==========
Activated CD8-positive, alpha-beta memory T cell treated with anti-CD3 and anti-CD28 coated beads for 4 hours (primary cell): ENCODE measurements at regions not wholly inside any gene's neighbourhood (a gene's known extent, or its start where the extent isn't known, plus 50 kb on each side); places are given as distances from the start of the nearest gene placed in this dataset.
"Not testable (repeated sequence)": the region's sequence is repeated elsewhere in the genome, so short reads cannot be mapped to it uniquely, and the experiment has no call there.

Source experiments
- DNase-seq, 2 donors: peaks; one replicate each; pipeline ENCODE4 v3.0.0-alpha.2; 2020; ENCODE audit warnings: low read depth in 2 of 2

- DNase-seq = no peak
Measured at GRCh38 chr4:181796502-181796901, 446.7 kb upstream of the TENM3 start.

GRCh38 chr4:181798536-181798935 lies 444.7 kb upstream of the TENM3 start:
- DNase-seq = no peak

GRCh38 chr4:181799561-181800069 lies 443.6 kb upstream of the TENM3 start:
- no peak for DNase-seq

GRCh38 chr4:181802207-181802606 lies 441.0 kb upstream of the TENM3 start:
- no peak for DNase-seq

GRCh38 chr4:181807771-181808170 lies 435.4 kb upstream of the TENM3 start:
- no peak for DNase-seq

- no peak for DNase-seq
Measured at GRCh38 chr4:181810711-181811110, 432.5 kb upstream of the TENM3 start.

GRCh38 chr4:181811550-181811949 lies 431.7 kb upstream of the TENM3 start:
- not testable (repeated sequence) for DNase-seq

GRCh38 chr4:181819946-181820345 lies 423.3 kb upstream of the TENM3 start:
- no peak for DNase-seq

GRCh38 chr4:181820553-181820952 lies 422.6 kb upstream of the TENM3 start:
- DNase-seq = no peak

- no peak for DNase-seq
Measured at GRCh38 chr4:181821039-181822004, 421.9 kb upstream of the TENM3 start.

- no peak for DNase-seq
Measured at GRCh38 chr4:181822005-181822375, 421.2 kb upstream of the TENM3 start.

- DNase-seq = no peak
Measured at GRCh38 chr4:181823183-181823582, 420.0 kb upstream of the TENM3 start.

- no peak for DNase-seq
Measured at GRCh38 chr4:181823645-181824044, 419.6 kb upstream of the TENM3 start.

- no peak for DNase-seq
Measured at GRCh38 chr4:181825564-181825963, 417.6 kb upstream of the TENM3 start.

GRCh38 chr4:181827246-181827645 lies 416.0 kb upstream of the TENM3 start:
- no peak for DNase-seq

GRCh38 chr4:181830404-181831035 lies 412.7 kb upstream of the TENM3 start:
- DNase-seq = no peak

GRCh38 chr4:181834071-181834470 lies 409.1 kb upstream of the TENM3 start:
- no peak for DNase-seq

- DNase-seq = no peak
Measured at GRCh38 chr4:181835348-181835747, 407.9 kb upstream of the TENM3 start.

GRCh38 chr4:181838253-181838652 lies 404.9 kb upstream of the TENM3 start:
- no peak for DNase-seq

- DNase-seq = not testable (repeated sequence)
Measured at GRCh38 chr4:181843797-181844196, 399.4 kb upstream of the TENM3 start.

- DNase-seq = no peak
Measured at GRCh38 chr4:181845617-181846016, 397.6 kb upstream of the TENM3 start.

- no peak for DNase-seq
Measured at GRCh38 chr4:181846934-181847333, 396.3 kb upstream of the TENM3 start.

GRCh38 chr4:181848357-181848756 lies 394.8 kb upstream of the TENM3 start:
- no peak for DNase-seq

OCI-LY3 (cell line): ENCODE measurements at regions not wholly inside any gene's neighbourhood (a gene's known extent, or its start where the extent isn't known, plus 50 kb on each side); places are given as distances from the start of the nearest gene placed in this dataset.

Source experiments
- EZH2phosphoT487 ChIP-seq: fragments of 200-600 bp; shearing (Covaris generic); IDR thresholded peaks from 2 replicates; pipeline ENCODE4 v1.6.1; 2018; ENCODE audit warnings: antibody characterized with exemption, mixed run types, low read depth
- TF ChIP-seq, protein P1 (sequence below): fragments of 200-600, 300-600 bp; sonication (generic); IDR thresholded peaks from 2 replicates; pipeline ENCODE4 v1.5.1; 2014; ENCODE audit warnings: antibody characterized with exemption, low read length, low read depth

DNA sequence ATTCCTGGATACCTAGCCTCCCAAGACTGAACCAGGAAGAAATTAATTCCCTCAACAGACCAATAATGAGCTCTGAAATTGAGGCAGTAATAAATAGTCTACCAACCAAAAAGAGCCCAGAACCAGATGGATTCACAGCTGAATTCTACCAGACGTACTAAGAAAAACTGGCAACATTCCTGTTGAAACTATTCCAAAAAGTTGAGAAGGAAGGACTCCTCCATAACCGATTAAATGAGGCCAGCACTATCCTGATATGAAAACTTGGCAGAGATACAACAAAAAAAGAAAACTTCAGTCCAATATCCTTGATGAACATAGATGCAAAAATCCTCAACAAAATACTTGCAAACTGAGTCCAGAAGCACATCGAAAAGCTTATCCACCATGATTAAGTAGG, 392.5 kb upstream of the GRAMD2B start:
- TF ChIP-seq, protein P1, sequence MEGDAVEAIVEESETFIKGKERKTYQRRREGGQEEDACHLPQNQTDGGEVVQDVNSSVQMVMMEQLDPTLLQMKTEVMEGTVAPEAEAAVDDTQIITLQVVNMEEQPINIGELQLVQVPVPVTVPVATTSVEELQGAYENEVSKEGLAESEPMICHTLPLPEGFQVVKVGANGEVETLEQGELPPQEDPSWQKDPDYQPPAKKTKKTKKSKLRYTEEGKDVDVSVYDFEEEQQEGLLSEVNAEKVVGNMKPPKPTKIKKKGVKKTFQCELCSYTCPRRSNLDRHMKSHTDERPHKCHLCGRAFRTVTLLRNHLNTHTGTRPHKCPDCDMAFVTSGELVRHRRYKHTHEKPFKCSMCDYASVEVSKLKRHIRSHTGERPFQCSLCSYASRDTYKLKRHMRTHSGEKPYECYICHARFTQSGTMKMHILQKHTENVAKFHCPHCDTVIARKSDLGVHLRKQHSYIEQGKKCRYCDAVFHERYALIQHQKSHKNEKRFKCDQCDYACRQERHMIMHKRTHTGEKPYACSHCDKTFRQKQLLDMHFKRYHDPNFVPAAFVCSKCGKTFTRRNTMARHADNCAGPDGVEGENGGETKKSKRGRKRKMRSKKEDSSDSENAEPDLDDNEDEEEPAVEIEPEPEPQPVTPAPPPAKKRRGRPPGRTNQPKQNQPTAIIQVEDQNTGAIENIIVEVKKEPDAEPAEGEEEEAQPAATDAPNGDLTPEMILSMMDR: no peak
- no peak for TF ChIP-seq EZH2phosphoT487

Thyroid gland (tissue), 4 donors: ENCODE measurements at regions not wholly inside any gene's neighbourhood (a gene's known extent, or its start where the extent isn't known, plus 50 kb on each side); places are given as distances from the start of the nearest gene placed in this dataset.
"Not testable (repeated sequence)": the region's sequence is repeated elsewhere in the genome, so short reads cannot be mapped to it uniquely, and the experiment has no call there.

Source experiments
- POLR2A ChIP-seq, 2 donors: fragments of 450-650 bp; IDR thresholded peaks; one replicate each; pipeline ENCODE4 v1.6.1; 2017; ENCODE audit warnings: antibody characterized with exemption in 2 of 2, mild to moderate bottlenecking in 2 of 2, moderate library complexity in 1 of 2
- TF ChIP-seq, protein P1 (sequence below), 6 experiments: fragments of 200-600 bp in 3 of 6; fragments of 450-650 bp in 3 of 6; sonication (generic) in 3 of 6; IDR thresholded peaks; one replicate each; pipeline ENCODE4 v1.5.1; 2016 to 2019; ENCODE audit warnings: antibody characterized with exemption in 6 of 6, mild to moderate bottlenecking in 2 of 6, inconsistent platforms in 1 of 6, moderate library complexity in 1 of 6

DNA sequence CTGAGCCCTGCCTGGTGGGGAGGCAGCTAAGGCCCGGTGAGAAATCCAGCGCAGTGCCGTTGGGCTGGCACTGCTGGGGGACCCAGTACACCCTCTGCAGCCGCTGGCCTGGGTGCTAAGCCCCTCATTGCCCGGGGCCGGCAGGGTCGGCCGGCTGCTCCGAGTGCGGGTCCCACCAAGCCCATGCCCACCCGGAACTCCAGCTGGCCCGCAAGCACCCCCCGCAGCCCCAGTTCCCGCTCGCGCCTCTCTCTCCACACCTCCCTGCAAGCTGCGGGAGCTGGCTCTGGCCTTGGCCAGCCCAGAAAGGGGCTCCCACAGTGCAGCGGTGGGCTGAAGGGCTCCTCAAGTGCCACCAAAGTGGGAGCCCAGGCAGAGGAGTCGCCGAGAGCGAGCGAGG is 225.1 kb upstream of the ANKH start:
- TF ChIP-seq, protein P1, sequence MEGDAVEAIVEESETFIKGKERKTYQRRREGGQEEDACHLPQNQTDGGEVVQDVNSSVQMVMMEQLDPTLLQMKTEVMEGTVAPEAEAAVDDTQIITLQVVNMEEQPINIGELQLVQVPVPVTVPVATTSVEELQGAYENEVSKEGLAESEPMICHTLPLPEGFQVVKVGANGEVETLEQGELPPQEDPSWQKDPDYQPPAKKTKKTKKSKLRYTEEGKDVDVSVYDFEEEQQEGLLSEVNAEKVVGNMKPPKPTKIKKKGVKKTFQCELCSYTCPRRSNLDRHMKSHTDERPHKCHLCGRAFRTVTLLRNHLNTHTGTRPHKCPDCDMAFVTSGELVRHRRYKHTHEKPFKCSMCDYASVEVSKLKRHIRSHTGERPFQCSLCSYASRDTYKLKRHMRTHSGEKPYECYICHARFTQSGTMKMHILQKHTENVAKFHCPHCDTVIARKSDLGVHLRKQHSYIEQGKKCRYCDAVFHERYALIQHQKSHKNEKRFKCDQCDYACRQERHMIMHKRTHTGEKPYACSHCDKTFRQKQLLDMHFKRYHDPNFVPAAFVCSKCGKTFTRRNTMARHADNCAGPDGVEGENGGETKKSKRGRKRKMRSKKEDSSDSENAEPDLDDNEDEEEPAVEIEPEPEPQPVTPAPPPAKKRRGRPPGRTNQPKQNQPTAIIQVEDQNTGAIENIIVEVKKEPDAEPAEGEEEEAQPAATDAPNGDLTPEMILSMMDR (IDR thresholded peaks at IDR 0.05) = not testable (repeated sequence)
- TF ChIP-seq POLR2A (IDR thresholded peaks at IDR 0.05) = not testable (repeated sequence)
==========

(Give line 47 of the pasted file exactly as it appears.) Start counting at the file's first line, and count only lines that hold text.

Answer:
- no peak for DNase-seq